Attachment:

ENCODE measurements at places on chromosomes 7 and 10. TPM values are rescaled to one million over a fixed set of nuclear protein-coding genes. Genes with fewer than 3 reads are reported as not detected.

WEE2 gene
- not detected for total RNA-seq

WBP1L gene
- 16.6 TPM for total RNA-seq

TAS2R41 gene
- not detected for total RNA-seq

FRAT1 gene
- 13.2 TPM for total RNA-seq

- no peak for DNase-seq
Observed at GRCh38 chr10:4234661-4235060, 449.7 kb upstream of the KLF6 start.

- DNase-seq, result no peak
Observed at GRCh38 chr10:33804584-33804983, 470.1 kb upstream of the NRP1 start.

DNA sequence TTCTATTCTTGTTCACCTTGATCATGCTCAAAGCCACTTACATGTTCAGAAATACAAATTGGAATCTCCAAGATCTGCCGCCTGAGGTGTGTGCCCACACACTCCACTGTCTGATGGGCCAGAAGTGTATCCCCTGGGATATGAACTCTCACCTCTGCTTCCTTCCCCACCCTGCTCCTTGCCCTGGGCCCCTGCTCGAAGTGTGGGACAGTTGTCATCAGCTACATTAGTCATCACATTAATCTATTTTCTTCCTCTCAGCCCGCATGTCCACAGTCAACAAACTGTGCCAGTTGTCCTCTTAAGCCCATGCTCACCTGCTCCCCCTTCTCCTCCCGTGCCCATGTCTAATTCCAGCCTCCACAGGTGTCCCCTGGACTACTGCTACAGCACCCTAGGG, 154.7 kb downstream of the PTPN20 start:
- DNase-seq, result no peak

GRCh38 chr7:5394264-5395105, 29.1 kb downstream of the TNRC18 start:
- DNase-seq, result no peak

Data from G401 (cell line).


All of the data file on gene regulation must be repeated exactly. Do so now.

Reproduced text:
ENCODE measurements at places on chromosomes 7 and 10. TPM values are rescaled to one million over a fixed set of nuclear protein-coding genes. Genes with fewer than 3 reads are reported as not detected.

WEE2 gene
- not detected for total RNA-seq

WBP1L gene
- 16.6 TPM for total RNA-seq

TAS2R41 gene
- not detected for total RNA-seq

FRAT1 gene
- 13.2 TPM for total RNA-seq

- no peak for DNase-seq
Observed at GRCh38 chr10:4234661-4235060, 449.7 kb upstream of the KLF6 start.

- DNase-seq, result no peak
Observed at GRCh38 chr10:33804584-33804983, 470.1 kb upstream of the NRP1 start.

DNA sequence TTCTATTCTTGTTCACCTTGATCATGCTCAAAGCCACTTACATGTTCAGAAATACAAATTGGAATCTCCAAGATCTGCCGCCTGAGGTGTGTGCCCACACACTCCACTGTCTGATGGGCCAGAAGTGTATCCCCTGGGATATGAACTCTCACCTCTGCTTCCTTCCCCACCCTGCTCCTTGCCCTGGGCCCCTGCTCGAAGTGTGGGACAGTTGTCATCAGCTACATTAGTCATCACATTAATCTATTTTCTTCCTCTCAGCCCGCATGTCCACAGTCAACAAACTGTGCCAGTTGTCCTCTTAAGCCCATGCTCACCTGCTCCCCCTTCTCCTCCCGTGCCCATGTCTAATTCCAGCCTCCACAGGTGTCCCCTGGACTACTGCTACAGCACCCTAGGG, 154.7 kb downstream of the PTPN20 start:
- DNase-seq, result no peak

GRCh38 chr7:5394264-5395105, 29.1 kb downstream of the TNRC18 start:
- DNase-seq, result no peak

Data from G401 (cell line).